The Great Lakes region has come a long way since last year’s three-bid bonanza. After collectively failing to pick up key wins throughout the regular season, the region was left with just one bid to D-III Nationals this year. With a single Nationals berth on offer and a predicted two or more inches of rain for the weekend, the sloppy weather is sure to make for a dogfight.
At the top of the region sits powerhouse Wheaton College. With star power, a team loaded with veteran depth and savvy, and an undefeated record against regional opponents so far this season, Wheaton seems to be the team to beat for the bid to Nationals.
Hot on their heels are Knox, last year’s Nationals Cinderella story, and relative regional newcomer, Kalamazoo. With talent and experience gained from last year’s deep Nationals run, Knox is a poised team, capable of making big plays. Behind Sean Treacy, a tall handler with a high variety of throws, Knox looks to be the team to make an upset in the region.
Kalamazoo, though a relative newcomer on the big stage, has proven themselves a tough out this year. At D-III Midwestern Invite, despite picking up just two wins, Kalamazoo showed they could play close with anybody. The team played within two points of Air Force, and, outside of a 15-9 loss to Colorado College, lost four games by a total of just six points. Will they be able to finish off games this weekend and pull off the upsets needed to claim a bid to Lexington?
On the outside looking in are Valparaiso and Indiana Wesleyan, two teams loaded with star power at the top of their roster, but who have struggled to put it together throughout the season. Valparaiso bolsters two of the region’s top players in Jesus Osorio and Jack Verhayden. Each are strong, do-it-all players, with the throwing ability to pick defenses apart. Indiana Wesleyan hosts a bevy of top-level players, including senior handler Zakk Mabrey, who has been using break throws to open up the offense all year, and junior cutter Jon Clark, one of the region’s most athletic players. If either of these teams has their star players catch fire, they have the ability to upset anyone in the region.
Metro East (1 Bid)
In what is starting to become a yearly tradition (regardless of division), the Metro East has one bid to Nationals. It’s difficult for anyone to argue that region deserves any more than that; their auto bid was earned by Connecticut College, who finished the regular season ranked 36th. However, with six more teams finishing in the top 60, everyone at this tournament is going to feel like they have a chance — and that kind of belief can make for plenty of excitement on Sunday.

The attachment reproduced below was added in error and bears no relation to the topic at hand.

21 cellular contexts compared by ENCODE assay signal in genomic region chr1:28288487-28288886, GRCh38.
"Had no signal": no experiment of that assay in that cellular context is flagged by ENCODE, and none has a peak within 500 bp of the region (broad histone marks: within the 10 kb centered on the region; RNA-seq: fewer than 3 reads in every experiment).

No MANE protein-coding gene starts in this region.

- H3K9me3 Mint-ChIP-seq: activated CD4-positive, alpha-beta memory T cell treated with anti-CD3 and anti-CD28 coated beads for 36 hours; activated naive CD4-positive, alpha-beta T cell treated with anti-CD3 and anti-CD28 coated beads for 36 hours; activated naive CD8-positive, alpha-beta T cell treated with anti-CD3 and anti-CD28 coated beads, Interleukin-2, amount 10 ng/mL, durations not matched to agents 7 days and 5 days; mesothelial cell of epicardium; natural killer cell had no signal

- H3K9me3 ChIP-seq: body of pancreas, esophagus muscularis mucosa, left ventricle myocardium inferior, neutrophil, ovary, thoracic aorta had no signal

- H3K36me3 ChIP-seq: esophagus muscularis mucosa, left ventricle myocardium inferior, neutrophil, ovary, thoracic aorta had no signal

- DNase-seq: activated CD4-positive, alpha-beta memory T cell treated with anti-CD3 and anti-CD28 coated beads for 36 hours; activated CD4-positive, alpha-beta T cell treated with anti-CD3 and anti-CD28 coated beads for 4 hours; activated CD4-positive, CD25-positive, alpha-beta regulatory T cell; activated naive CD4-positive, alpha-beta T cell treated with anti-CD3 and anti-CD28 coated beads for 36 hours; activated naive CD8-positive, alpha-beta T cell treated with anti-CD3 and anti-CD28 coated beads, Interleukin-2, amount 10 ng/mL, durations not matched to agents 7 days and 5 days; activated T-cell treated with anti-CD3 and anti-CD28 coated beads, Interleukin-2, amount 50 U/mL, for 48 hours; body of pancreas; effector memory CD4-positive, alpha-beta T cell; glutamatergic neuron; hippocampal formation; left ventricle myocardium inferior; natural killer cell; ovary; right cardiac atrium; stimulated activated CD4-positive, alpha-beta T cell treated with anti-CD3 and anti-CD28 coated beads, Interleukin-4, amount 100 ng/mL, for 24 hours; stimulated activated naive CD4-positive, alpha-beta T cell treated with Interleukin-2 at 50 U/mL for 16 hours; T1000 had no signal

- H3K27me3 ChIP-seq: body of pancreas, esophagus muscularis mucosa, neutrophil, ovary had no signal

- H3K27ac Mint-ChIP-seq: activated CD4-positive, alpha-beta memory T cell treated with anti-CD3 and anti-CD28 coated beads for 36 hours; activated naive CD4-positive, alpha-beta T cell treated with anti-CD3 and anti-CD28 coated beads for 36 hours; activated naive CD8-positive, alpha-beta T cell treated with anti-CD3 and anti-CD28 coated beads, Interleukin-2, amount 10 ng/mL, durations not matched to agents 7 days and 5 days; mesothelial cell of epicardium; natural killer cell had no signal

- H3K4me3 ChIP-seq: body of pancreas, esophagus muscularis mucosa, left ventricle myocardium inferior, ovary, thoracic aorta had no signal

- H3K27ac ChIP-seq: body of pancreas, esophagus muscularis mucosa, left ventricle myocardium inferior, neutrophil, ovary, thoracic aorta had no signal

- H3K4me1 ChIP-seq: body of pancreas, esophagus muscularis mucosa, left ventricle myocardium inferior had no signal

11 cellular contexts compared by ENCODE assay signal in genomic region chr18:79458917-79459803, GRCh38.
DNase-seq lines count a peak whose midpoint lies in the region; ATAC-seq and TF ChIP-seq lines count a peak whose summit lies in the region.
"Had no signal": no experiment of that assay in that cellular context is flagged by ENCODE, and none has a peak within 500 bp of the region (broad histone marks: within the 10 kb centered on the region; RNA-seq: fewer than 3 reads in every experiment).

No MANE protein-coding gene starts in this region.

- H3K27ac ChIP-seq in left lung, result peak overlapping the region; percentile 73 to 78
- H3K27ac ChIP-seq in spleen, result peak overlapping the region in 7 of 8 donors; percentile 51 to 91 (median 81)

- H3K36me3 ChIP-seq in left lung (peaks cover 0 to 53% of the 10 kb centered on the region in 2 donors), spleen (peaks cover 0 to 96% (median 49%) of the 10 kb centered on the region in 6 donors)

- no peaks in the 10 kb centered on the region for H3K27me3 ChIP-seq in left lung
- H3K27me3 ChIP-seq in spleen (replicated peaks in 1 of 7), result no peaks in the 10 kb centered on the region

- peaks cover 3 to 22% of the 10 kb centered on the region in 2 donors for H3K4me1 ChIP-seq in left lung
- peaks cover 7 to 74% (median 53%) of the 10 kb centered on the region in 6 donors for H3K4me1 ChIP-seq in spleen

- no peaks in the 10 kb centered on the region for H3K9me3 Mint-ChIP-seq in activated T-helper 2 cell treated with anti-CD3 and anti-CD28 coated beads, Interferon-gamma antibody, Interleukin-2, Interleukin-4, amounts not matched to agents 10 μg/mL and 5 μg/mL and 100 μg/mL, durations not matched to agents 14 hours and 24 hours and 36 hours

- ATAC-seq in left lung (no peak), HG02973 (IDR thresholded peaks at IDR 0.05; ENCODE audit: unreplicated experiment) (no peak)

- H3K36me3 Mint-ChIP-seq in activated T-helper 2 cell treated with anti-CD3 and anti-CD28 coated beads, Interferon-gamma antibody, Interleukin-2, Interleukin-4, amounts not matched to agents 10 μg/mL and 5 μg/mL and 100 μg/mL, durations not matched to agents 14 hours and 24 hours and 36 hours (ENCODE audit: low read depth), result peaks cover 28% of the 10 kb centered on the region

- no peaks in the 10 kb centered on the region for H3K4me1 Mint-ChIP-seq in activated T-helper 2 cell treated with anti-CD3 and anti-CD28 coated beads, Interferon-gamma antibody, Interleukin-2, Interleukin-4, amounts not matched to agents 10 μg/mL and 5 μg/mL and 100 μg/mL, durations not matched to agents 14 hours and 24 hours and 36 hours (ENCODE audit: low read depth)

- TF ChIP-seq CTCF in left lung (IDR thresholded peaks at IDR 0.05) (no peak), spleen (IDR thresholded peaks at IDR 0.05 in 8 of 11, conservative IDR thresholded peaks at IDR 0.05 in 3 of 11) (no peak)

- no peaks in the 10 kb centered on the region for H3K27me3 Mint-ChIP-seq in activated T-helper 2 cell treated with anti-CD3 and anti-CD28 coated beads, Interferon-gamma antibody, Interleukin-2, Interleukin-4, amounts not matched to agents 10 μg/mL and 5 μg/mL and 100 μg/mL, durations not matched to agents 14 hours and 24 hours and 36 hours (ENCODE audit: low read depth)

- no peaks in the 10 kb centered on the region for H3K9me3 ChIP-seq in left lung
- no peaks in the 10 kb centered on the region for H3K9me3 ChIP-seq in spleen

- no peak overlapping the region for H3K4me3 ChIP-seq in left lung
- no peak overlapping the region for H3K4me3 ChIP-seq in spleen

With a two pool format, endurance could prove to be what decides who gets the bid to Lexington. There’s no bye for teams who win their pool, as all teams will play five pool play games on Saturday followed by three bracket games on Sunday.
Pool A is headlined by Army, who comes in as the top seed after sweeping their Conference tournament. There are plenty of challenges to balancing ultimate and the duties of a military school, but one of the benefits is an exceptional level of fitness. The format of the tournament should benefit Army, as they’ll look to grind down their opponents late in both days. No. 3 seed Connecticut College will be trying to defend their 2016 regional championship and return to Nationals. Led by senior handler Gabe Ryan and sophomore Skylar Levey, Dasein will rely on the experience they gained from their run last season to win the region again this year. Behind the leadership of handler Jon Gill and lengthy cutter Austin Darling, the Terrifying Turtles from SUNY Fredonia are the final team with a real chance of winning Pool A. They lost a close game to Army early in the regular season, and the Turtles will be seeking revenge this weekend.
Pool B is topped by relative unknown Hamilton Hot Saucers. Hamilton only played in one regular season tournament this year, scoring unconvincing results in difficult weather at Rip Tide. However, the Hot Saucers went undefeated at their conference tournament; can they run the table again with higher stakes on the line? Standing in their way is No. 4 seed Stevens Tech and No. 5 seed SUNY Geneseo. Having played a weak regular season schedule and only having a one game Conference tournament that was just played for seeding, Stevens Tech will need to be ready to step up their intensity to match the occasion at Regionals. The Snails from Geneseo also played a weak regular season, but they went 12-3 in that schedule. Winning is a habit, and they’ve won a lot this year. They did lose to Hamilton at Conferences, but it was closely contested game that the Snails will be looking to avenge.